Dealing with infertility is a huge challenge thousands of couples are facing at this very moment.  Luckily, reproductive technology is continuing to advance, more insurance companies are offering infertility coverage and each day more people are becoming parents.  

Although experiencing infertility can be one of the most stressful times in a woman’s life, it provides a unique opportunity to optimize both partners’ health and, therefore, the health of future pregnancies. 

The Shaw Center is proud to be able to offer our patients local consults in our office with Dr. Kevin Winslow of the Florida Institute for Reproductive Medicine for patients exploring IVF fertility treatment options. Dr. Winslow is at The Shaw Center the first Wednesday of each month.

Pregnancy

You are encouraged to rotate your appointments with our providers during your prenatal visits to meet all the members of your obstetrical team.  If you have a question or concern in between your scheduled appointments, please call our office during regular office hours whenever possible. The midwife on call or the nursing staff will return your call to address your questions and concerns.

If you have a problem after office hours, call Archbold Memorial Hospital, and the operator will notify the midwife or doctor on call. Any time you have an acute emergency, you may go directly to Archbold Memorial Hospital emergency room; the ER staff will contact the midwife or doctor on call.

Medications

During Pregnancy For a full list of medications that are safe to take during pregnancy, please see the link at the bottom of this page.

Prenatal Appointments

Even though you may feel fine, regular check-ups during your pregnancy are very important. You must be on time for your appointments. If you are late, your appointment may be cancelled, and you will need to reschedule. If you must miss an appointment, please call the office at least 24 hours in advance to cancel your appointment and reschedule.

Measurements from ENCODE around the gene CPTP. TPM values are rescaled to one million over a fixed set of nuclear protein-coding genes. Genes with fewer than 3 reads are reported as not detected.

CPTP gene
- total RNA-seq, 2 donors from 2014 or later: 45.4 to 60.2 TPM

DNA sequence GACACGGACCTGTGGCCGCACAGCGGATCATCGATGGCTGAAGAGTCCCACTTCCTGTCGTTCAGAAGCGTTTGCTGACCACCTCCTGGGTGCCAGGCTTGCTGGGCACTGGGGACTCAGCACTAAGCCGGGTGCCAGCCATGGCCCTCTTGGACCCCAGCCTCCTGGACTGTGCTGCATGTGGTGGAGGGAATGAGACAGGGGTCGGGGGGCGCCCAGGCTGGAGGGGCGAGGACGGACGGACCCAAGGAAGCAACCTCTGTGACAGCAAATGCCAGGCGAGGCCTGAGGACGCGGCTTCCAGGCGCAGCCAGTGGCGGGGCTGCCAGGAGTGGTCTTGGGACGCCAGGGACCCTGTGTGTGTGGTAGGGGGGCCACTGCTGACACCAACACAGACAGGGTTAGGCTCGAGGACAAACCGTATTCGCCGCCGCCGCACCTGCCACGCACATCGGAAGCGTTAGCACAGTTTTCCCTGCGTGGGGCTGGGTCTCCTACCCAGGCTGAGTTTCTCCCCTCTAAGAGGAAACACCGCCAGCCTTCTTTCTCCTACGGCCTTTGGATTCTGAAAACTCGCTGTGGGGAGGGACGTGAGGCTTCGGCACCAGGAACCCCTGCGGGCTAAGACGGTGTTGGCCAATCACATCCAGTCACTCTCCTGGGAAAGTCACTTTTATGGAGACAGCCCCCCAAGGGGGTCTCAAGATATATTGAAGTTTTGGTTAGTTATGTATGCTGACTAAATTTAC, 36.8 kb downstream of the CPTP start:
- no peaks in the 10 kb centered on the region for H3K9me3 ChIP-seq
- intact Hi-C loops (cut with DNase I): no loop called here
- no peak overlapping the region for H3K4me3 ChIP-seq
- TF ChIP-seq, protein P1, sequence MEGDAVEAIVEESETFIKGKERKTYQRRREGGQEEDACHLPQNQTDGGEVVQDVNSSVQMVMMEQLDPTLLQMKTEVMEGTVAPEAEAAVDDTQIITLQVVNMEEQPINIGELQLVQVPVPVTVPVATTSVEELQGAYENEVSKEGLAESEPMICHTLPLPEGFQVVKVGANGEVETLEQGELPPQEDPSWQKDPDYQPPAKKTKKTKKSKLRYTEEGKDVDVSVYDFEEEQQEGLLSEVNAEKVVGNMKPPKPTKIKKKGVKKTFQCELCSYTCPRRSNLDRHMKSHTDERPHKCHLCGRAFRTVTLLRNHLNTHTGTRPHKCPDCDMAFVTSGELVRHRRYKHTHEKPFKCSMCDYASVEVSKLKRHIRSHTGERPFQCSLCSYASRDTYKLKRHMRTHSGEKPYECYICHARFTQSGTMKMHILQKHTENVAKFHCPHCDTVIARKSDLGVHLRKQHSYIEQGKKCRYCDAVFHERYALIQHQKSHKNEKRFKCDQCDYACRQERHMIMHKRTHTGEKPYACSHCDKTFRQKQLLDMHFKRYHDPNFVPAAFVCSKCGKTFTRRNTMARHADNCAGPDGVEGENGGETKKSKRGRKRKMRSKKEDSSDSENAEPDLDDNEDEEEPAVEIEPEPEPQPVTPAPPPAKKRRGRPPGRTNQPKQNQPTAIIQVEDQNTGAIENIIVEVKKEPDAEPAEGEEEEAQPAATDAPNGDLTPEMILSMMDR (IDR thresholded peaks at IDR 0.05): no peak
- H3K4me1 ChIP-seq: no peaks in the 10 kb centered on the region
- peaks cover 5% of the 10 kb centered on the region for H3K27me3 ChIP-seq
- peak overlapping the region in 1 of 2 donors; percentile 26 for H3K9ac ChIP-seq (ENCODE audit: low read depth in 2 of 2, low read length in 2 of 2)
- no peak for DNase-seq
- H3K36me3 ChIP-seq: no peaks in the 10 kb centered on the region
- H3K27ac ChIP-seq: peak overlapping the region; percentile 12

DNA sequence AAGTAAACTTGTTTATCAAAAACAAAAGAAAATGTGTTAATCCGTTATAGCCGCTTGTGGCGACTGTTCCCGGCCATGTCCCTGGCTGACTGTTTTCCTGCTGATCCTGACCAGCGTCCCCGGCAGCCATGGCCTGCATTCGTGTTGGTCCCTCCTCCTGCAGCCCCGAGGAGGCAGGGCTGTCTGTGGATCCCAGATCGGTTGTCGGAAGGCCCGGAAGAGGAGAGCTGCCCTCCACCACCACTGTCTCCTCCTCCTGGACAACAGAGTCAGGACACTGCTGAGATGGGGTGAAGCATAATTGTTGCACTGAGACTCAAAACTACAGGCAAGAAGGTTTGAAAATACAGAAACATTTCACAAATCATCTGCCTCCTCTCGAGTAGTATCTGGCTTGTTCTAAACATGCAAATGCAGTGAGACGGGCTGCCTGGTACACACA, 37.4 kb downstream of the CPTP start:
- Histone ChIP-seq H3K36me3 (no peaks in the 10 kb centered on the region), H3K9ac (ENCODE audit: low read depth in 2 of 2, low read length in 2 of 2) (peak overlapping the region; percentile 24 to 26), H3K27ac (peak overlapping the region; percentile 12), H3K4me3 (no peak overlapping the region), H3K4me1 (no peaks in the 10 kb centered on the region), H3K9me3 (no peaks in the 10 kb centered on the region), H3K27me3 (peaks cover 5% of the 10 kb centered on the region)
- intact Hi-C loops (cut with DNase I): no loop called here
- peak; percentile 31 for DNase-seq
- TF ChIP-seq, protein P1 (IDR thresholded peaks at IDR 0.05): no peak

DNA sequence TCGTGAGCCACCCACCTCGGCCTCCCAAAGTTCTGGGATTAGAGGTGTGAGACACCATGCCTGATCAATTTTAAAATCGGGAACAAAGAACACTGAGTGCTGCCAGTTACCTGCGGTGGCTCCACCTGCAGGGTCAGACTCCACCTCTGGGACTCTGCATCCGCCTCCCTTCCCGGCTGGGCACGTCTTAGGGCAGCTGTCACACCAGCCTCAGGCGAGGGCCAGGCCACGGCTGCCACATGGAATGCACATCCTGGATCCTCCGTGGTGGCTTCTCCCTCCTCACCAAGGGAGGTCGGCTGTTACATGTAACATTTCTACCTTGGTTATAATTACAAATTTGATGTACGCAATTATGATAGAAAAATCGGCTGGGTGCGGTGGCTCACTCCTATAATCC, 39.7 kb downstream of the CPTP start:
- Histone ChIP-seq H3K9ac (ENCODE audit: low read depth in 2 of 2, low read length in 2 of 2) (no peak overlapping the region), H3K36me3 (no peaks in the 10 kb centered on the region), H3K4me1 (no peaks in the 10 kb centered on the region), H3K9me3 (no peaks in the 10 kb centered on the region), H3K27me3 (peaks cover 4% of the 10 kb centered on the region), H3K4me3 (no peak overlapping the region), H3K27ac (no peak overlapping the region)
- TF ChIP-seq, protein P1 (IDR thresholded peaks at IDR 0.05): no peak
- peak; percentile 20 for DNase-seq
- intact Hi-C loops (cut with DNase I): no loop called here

Financial Concerns
Our fees are within the customary range for this area. At one of your early visits, you will need to meet with our patient financial counselor to receive financial counseling. This is the time to ask questions regarding payment of fees.

Classes Childbirth is a family event, and we encourage you to have a support person with you during your delivery. Ask for information on available classes offered at Archbold Hospital for prepared childbirth and baby care.

Good advice:       * Get plenty of rest.     * Eat balanced meals.      * Wear your seat belt.

For more information on Pregnancy at Shaw Center, please click here  

Midwifery  Midwives are primary health care providers to women throughout the lifespan. This means that midwives perform physical exams, prescribe medications including contraceptive methods, order laboratory tests as needed, provide prenatal care, gynecological care, labor and birth care, as well as health education and counseling to women of all ages. Women, children, and families have better lives because of the work of certified nurse-midwives (CNMs). The American College of Nurse-Midwives is the professional association that represents CNMs. 

Midwifery as practiced by Certified Nurse-Midwives (CNMs)  encompasses primary care for women across the lifespan from adolescence beyond menopause, with a special emphasis on pregnancy, childbirth, and gynecologic and reproductive health. Midwives perform comprehensive physical exams, prescribe medications including contraceptive methods, order laboratory and other diagnostic tests, and provide health and wellness education and counseling. The scope of practice for CNMs also includes treatment of male partners for sexually transmitted infections, and care of the normal newborn during the first 28 days of life.

Peek A Boo Imaging
2D Gender Determination: $65 (Please note that this package is 2D only. This package does not include any 3D or 4D images.)    * Available between 16-40 weeks of gestation   * 10 minute 2D ultrasound session   * 4 (4X4) black and white images   * DVD of high-resolution pictures. Perfect for email, websites, and even Facebook. Print directly from the CD at your local CVS, Target, Wal-Mart, etc.   * You may bring up to 3 guests  2D & 4D "Hello World": $130     * Available between 25-40 weeks of gestation only   * 20 minute 2D and 4D ultrasound session   * 4 (4X4) black and white images   * DVD of high-resolution pictures. Perfect for email, websites, and  even Facebook. Print directly from the CD at your local CVS, Target,  Wal-Mart, etc.   * You may bring up to 3 guests  For more information on Peek A Boo Imaging, please click here